I wasn’t done with making a hash of Bertie’s attempt to jump start our sputtering relationship. Caroline called. I had a brand new niece. Caroline and Bill’s first child. I’d given them Bertie’s number (the one I lost twice) because I knew the birth date was close. I never dreamed it would actually happen that night.
So after spending half an hour not eating I spent another half-hour talking to my family. Bertie didn’t kick me out, which was kind, to say the least.
We chatted for a while in the living room after dinner, but I was bad company. Ratterman was dead. I’d made a fool of myself with my picky eating and poor manners, and my sister had a new baby. And Bertie hadn’t shown me the door even after I’d made such a hash of everything. It was too, too much. I needed to get away and hide, maybe even cry. Pull the covers over my head.
I had had a long dry spell since my college girl-friend found someone else. And I didn’t handle it well. I became desperate and needy, the very model, I thought, of the kind of loser who sends out waves of sad, pitiful anti-pheromones. And here I was anxious to run away from the best thing that had happened to me in years. And I was mad about it. Mad at her. Mad at her for putting me in this situation. It still makes sense to me, but I admit it was weird, and a sign of just how screwed-up I was then.
Back then, I didn’t have the capability of admitting that I was angry. And that night, it seemed such a peculiarly wrong way to feel. So unjustified, so unfair since I could count the ways I had insulted Bertie, and she had been nothing but beautiful, pleasant, and interested. So I couldn’t be angry. That wasn’t what I was feeling. I wasn’t feeling anything. I hadn’t learned that feelings aren’t right or wrong, they’re just feelings.
Seventeen months later we were married. Twice. Once in City Hall to make it legal, again the day after on the beach at Fire Island to make it fun and the way we wanted to do it. I was no way healed enough to invite Mom, who had met Bertie once, and, knowing nothing about her except that she might be Jewish, served her ham. Mom knew better.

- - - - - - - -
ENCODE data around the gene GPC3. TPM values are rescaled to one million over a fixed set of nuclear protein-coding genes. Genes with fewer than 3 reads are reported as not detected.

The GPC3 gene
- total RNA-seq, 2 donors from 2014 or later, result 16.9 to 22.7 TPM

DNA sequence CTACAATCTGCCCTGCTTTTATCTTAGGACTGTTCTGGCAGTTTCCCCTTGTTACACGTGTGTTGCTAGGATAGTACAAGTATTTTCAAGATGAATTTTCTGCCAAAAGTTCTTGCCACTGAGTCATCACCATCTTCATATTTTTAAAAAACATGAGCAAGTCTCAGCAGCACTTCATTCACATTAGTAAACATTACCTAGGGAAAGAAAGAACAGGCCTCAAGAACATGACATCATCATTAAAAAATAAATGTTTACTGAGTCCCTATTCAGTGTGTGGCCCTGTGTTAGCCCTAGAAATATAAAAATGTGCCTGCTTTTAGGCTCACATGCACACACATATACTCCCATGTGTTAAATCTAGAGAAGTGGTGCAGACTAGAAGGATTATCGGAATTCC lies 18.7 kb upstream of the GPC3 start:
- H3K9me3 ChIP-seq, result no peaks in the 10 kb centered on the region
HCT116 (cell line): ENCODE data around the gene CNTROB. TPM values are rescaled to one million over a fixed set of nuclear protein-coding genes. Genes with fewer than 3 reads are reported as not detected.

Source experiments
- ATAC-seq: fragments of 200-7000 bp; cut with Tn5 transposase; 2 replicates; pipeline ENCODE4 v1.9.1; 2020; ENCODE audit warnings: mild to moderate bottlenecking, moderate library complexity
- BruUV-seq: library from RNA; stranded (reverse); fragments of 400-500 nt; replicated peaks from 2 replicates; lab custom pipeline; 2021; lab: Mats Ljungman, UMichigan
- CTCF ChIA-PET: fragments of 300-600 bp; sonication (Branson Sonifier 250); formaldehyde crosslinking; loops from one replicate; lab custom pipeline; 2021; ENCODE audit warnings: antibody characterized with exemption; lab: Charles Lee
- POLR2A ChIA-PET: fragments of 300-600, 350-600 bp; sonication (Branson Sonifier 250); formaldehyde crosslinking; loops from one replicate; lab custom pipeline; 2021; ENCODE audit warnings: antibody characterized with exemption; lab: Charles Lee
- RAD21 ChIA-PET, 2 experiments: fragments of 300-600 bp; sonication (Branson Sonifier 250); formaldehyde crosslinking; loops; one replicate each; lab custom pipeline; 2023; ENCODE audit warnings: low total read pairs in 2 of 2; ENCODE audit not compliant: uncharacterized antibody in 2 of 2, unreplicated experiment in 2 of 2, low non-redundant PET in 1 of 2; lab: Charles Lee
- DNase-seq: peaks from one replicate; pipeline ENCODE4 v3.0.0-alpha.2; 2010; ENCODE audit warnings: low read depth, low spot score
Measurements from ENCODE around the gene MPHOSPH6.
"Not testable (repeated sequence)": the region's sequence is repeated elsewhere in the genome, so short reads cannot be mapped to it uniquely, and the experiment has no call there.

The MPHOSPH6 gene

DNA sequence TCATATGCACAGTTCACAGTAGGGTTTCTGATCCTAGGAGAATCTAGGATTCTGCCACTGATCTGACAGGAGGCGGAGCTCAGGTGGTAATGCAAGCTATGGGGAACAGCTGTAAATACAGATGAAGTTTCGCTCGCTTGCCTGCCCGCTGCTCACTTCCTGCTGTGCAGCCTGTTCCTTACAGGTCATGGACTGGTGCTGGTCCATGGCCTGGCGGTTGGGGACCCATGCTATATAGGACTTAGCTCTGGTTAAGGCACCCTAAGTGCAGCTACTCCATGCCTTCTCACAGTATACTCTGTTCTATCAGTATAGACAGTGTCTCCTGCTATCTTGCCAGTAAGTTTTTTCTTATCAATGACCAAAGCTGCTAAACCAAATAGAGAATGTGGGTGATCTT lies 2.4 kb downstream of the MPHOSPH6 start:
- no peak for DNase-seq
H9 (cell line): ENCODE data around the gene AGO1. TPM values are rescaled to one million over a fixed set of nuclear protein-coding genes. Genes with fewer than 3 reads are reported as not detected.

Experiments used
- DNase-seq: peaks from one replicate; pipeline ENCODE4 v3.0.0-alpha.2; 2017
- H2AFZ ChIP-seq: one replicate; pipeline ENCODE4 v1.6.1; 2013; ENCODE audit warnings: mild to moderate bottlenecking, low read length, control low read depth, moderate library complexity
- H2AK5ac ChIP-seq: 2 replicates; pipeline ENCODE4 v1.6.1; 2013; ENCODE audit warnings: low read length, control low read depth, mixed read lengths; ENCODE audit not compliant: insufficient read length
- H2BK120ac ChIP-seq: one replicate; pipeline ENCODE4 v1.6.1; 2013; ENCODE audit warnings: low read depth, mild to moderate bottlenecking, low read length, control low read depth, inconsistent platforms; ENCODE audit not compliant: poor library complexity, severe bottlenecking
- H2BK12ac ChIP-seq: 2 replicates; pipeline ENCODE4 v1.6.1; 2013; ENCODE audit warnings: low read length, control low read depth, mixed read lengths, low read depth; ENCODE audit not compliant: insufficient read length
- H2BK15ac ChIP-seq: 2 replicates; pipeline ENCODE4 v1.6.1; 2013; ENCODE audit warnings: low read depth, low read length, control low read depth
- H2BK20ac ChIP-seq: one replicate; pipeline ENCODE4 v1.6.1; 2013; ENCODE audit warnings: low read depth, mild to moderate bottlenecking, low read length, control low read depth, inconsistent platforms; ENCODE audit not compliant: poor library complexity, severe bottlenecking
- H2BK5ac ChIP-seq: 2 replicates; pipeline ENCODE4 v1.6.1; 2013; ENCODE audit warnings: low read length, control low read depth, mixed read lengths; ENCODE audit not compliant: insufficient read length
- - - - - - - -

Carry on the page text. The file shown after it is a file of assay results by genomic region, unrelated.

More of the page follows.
Bertie didn’t care about the dietary rule, but I knew Mom was just turning the knife. Not inviting Mom, meant not inviting Mary Win either. Mary Win loved weddings. I felt really bad about that. But not bad enough or grown-up enough to behave better.
The crowd we were running with at the time, and Group Labs generally, was pretty liberal, pro women’s rights, and slightly anti-marriage. There were lots of bad marriages, bad divorces, and several variations of “marriage is just a property contract” sentiments.
A common question for us was, “Why do you want to get married?” Even Bertie’s mom asked her that. When they asked me in my therapy group, I surprised myself when I popped out with this, “Because it’s an outward and visible sign of an inward and spiritual commitment.”
Their eyes actually rolled, and their jaws actually dropped, and there were several pulses of dead silence. But it was possibly the most spontaneously honest thing I’d ever said in that little lead-lined room, or anywhere else.
In the early days of our relationship (and longer after than I care to admit to) when I would go silent, Bertie would march around me beating on pots and pans until I’d eventually say something. An amazingly creative and effective tactic, but something I hated. (Maybe because it worked.) More amazing is that she saw something in me worth fighting for that hard.
We were married on September eighteenth and nineteenth, 1971. We celebrate the second one, the one on the beach. You can do the math. We’re still married. Living far from New York and far from Georgia on the edge of Idaho, in Washington state. We’re happy here with varied and delightful friends and a little known but often photographed and painted ever-changing landscape.
To me, our twin cities, Pullman, Washington, and Moscow, Idaho, both college towns and only eight miles apart, are like being home—only without the baggage.
And Bertie hasn’t had to beat the pots and pans in years.